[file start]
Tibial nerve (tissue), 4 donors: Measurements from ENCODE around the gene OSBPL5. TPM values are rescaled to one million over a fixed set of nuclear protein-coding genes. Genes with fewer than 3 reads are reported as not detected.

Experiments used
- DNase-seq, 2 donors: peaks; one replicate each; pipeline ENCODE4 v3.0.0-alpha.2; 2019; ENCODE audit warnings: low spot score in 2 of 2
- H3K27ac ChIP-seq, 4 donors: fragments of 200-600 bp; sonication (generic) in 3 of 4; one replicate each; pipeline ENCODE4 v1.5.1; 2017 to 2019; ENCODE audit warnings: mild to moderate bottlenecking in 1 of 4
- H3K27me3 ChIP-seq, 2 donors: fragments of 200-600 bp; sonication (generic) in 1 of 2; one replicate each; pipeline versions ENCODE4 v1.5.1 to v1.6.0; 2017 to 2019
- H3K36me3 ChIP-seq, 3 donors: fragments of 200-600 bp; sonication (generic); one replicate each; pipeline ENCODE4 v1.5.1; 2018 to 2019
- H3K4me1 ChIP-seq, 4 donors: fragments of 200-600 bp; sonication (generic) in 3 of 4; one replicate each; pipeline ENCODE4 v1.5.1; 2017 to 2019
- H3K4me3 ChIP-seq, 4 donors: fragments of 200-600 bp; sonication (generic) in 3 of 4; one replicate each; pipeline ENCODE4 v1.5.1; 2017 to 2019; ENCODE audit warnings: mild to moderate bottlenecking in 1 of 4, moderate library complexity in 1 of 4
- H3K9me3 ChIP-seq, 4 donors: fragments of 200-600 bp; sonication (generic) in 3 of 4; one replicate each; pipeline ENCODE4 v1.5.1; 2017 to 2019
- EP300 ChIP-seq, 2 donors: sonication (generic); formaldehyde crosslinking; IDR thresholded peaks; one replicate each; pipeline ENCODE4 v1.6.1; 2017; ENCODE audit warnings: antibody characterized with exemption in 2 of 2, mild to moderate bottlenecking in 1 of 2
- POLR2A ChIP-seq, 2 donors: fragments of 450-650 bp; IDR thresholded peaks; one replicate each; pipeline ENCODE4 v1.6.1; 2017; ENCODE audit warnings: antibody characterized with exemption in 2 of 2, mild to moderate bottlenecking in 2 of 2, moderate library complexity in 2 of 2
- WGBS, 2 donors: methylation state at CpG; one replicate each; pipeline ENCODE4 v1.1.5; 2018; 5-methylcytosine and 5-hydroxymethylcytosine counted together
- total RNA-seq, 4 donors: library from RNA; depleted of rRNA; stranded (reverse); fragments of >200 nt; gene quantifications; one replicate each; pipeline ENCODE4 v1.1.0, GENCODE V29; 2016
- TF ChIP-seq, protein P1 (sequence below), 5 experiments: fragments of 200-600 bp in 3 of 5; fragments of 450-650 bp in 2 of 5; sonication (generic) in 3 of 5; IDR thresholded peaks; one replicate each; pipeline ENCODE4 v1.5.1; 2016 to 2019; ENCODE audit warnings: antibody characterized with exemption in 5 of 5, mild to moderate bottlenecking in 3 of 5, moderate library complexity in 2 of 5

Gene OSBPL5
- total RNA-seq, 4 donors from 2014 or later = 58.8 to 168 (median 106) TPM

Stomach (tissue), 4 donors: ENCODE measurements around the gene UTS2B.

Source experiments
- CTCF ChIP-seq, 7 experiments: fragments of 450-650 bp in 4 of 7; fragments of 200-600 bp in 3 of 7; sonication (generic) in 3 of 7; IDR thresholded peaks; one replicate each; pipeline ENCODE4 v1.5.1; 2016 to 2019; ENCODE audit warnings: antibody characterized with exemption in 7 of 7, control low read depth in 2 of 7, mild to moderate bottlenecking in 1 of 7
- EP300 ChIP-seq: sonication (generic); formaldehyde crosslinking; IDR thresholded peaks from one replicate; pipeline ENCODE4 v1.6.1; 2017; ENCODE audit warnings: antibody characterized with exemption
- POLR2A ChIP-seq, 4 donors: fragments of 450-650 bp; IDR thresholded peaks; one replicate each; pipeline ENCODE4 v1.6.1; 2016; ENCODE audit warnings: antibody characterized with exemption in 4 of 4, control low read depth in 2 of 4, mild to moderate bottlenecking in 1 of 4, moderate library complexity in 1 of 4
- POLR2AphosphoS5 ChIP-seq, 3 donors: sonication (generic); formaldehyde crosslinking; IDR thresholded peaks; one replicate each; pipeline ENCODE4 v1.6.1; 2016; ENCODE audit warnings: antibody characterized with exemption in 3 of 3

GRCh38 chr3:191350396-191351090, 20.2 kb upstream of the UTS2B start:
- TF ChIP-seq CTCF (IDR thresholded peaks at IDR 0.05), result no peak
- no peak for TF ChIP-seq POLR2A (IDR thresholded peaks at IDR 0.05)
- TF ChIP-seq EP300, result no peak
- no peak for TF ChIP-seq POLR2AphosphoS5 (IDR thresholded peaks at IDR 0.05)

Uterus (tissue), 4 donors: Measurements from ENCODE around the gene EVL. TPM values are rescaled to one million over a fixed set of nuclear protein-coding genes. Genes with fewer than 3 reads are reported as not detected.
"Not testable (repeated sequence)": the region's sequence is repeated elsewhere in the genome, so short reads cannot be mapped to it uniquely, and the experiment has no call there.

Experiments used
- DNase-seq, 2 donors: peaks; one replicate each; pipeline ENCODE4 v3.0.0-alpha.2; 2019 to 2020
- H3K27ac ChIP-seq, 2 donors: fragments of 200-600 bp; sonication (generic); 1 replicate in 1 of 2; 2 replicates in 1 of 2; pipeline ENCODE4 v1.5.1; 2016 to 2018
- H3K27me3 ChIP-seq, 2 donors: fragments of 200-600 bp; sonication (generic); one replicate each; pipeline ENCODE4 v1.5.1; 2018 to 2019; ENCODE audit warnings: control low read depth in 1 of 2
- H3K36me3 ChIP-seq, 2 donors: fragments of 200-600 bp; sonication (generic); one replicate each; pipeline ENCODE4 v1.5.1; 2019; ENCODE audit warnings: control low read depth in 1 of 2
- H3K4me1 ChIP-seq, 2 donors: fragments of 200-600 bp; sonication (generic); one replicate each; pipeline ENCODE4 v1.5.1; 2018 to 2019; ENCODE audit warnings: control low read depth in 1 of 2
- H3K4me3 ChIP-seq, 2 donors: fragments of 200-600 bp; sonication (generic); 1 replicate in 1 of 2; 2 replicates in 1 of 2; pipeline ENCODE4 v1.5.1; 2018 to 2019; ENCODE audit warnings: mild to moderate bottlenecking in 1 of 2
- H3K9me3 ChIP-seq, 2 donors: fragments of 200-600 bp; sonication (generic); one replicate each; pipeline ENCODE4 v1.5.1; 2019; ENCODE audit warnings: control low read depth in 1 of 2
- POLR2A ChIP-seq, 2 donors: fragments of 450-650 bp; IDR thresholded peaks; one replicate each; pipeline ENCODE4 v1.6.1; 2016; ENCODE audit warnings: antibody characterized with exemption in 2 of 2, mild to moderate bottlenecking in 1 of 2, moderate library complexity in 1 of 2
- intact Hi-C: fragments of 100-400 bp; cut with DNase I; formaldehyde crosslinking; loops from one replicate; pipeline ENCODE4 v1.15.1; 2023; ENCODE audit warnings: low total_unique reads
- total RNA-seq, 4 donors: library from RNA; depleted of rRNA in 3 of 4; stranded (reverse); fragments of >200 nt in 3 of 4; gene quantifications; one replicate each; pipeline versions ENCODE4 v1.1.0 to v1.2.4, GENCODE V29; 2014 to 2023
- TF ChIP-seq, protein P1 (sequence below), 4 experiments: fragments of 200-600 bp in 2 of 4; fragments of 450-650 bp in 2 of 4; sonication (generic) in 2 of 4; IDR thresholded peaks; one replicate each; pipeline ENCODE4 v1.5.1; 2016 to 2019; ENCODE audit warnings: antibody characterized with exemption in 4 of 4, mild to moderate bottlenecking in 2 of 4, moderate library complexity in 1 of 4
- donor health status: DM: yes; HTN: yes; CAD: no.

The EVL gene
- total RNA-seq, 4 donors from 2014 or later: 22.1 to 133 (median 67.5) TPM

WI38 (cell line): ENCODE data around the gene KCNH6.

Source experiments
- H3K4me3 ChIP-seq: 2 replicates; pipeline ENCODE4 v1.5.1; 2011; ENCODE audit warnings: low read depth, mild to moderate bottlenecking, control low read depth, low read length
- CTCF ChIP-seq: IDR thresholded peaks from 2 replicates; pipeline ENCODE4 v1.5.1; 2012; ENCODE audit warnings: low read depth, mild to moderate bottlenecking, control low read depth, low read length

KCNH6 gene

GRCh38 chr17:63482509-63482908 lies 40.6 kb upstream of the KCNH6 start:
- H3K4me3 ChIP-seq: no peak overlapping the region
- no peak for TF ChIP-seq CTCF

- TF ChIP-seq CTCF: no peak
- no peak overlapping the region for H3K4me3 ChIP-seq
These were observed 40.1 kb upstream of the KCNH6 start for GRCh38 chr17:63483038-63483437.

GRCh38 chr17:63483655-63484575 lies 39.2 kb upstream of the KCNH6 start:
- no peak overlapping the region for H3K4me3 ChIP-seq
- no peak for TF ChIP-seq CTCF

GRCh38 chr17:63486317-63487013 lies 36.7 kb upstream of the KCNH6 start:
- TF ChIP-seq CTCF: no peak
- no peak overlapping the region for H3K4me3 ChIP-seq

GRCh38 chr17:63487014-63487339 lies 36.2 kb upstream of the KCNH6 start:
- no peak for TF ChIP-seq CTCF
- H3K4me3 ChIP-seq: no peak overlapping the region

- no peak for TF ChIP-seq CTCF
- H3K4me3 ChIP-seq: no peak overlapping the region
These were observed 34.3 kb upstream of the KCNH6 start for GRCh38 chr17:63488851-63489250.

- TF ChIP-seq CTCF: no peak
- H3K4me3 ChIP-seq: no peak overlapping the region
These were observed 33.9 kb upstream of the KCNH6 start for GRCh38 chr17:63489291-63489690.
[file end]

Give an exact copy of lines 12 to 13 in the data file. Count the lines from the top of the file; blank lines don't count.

- WGBS, 2 donors: methylation state at CpG; one replicate each; pipeline ENCODE4 v1.1.5; 2018; 5-methylcytosine and 5-hydroxymethylcytosine counted together
- total RNA-seq, 4 donors: library from RNA; depleted of rRNA; stranded (reverse); fragments of >200 nt; gene quantifications; one replicate each; pipeline ENCODE4 v1.1.0, GENCODE V29; 2016